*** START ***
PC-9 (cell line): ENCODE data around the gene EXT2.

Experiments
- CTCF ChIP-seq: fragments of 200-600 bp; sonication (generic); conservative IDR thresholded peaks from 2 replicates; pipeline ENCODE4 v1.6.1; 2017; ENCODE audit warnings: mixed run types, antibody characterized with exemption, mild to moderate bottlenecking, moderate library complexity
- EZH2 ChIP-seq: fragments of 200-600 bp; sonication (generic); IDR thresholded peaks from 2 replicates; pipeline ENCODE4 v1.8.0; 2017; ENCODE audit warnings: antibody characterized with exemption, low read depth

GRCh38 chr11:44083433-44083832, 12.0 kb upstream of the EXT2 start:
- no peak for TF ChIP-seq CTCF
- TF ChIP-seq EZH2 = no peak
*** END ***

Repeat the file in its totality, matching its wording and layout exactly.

PC-9 (cell line): ENCODE data around the gene EXT2.

Experiments
- CTCF ChIP-seq: fragments of 200-600 bp; sonication (generic); conservative IDR thresholded peaks from 2 replicates; pipeline ENCODE4 v1.6.1; 2017; ENCODE audit warnings: mixed run types, antibody characterized with exemption, mild to moderate bottlenecking, moderate library complexity
- EZH2 ChIP-seq: fragments of 200-600 bp; sonication (generic); IDR thresholded peaks from 2 replicates; pipeline ENCODE4 v1.8.0; 2017; ENCODE audit warnings: antibody characterized with exemption, low read depth

GRCh38 chr11:44083433-44083832, 12.0 kb upstream of the EXT2 start:
- no peak for TF ChIP-seq CTCF
- TF ChIP-seq EZH2 = no peak